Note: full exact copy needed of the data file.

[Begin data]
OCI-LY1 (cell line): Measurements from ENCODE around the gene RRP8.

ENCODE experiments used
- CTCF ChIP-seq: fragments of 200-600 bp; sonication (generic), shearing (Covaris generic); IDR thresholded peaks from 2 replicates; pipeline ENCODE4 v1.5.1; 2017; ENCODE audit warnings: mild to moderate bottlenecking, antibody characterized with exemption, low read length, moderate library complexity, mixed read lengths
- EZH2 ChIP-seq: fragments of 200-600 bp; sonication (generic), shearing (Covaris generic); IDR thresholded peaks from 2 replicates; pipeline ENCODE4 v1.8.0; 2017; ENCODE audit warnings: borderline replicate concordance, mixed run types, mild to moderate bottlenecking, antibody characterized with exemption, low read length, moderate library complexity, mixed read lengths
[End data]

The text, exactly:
OCI-LY1 (cell line): Measurements from ENCODE around the gene RRP8.

ENCODE experiments used
- CTCF ChIP-seq: fragments of 200-600 bp; sonication (generic), shearing (Covaris generic); IDR thresholded peaks from 2 replicates; pipeline ENCODE4 v1.5.1; 2017; ENCODE audit warnings: mild to moderate bottlenecking, antibody characterized with exemption, low read length, moderate library complexity, mixed read lengths
- EZH2 ChIP-seq: fragments of 200-600 bp; sonication (generic), shearing (Covaris generic); IDR thresholded peaks from 2 replicates; pipeline ENCODE4 v1.8.0; 2017; ENCODE audit warnings: borderline replicate concordance, mixed run types, mild to moderate bottlenecking, antibody characterized with exemption, low read length, moderate library complexity, mixed read lengths